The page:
Paired-pulse depression at photoreceptor synapses

Katalin Rabl, Lucia Cadetti, Wallace B. Thoreson

Research output: Contribution to journalArticle

37 Scopus citations

Abstract

Synaptic depression produced by repetitive stimulation is likely to be particularly important in shaping responses of second-order retinal neurons at the tonically active photoreceptor synapse. We analyzed the time course and mechanisms of synaptic depression at rod and cone synapses using paired-pulse protocols involving two complementary measurements of exocytosis: (1) paired whole-cell recordings of the postsynaptic current (PSC) in second-order retinal neurons and (2) capacitance measurements of vesicular membrane fusion in rods and cones. PSCs in ON bipolar, OFF bipolar, and horizontal cells evoked by stimulation of either rods or cones recovered from paired-pulse depression (PPD) at rates similar to the recovery of exocytotic capacitance changes in rods and cones. Correlation between presynaptic and postsynaptic measures of recovery from PPD suggests that 80-90% of the depression at these synapses is presynaptic in origin. Consistent with a predominantly presynaptic mechanism, inhibiting desensitization of postsynaptic glutamate receptors had little effect on PPD. The depression of exocytotic capacitance changes exceeded depression of the presynaptic calcium current, suggesting that it is primarily caused by a depletion of synaptic vesicles. In support of this idea, limiting Ca 2+ influx by using weaker depolarizing stimuli promoted faster recovery from PPD. Although cones exhibit much faster exocytotic kinetics than rods, exocytotic capacitance changes recovered from PPD at similar rates in both cell types. Thus, depression of release is not likely to contribute to differences in the kinetics of transmission from rods and cones.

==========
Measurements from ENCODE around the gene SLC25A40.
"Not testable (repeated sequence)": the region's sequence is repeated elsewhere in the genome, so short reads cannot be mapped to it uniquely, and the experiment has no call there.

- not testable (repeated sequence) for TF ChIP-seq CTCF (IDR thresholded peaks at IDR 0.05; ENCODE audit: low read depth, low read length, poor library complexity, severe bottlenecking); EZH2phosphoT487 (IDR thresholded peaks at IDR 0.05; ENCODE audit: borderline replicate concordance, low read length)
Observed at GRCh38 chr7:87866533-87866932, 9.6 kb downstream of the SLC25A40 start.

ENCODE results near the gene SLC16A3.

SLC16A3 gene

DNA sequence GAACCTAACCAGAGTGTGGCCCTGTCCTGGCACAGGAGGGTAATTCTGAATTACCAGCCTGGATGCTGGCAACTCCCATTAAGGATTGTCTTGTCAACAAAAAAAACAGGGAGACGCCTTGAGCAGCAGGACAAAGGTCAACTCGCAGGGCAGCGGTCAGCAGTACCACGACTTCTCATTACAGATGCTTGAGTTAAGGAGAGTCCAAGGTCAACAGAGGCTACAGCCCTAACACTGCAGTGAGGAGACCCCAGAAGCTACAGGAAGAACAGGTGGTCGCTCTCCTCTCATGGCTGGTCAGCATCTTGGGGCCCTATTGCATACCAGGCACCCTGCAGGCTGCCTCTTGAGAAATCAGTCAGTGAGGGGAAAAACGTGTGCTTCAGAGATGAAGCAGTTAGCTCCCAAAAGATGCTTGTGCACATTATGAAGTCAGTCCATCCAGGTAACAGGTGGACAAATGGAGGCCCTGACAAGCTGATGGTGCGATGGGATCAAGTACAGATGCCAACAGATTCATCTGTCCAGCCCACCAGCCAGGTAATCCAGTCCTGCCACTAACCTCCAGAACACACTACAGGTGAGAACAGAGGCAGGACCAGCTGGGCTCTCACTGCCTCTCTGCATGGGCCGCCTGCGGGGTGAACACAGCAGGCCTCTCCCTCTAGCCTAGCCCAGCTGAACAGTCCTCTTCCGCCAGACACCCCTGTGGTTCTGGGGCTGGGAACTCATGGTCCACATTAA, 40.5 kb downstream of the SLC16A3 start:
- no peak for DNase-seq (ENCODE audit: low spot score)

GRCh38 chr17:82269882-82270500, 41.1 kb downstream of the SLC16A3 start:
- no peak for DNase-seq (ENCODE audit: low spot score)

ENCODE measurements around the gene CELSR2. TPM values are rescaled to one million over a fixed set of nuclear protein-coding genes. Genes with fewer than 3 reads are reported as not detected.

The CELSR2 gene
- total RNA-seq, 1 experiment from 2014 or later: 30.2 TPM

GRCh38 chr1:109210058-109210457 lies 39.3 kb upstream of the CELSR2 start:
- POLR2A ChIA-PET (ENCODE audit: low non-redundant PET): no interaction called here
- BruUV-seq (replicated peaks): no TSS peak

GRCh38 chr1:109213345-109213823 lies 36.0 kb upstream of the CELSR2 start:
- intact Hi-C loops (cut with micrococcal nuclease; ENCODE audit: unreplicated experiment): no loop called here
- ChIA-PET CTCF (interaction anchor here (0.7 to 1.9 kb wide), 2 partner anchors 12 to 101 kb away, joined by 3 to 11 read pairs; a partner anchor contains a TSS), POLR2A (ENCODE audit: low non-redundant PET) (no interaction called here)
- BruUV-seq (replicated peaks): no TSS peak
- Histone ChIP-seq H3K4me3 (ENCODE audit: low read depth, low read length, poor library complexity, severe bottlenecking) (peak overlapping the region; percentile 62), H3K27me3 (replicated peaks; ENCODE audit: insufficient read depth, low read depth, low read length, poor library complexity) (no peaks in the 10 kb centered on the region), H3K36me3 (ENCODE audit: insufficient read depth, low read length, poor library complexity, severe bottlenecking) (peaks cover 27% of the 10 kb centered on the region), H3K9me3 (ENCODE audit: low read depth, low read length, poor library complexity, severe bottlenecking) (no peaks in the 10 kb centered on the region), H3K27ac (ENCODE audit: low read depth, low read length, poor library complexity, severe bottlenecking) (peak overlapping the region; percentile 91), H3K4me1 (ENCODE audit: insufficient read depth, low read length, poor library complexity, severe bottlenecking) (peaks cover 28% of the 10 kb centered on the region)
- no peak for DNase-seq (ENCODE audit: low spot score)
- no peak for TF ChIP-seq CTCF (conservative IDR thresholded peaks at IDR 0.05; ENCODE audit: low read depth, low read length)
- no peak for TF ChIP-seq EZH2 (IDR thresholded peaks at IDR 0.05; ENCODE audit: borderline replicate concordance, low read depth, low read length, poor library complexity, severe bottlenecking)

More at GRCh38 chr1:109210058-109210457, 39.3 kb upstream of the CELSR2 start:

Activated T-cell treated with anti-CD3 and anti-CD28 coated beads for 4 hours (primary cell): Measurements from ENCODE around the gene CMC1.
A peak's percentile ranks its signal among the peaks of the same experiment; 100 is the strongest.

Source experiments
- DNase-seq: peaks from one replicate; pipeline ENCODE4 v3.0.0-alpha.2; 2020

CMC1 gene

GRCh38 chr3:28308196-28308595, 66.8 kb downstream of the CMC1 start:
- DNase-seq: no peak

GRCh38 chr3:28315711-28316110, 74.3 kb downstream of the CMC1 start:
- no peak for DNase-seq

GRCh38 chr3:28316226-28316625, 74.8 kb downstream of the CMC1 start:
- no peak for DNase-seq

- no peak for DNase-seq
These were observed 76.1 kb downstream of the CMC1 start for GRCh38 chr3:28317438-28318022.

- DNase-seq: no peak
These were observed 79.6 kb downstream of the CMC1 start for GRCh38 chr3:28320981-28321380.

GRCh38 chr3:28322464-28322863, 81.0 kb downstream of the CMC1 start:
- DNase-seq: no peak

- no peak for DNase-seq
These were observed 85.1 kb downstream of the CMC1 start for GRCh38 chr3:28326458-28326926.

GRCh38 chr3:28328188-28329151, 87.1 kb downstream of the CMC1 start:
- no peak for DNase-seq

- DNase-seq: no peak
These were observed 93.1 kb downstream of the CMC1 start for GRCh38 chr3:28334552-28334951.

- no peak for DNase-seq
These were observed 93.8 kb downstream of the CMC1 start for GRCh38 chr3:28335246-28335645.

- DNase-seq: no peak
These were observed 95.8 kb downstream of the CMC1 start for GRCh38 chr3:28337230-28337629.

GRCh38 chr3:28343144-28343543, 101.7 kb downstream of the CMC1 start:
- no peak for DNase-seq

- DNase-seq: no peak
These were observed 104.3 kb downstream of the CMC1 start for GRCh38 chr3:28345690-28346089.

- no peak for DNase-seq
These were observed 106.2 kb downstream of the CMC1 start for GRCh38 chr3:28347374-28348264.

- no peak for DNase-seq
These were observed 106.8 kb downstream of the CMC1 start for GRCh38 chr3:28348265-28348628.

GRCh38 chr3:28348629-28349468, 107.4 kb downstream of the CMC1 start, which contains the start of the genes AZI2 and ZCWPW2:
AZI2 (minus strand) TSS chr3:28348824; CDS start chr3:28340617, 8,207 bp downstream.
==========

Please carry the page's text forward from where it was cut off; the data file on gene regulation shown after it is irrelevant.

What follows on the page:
Original languageEnglish (US)
Pages (from-to)2555-2563
Number of pages9
JournalJournal of Neuroscience
Volume26
Issue number9
DOIs
StatePublished - Mar 1 2006

Keywords

  • Capacitance measurement
  • Photoreceptor
  • Postsynaptic current
  • Retina
  • Ribbon synapse
  • Tiger salamander

ASJC Scopus subject areas

  • Neuroscience(all)

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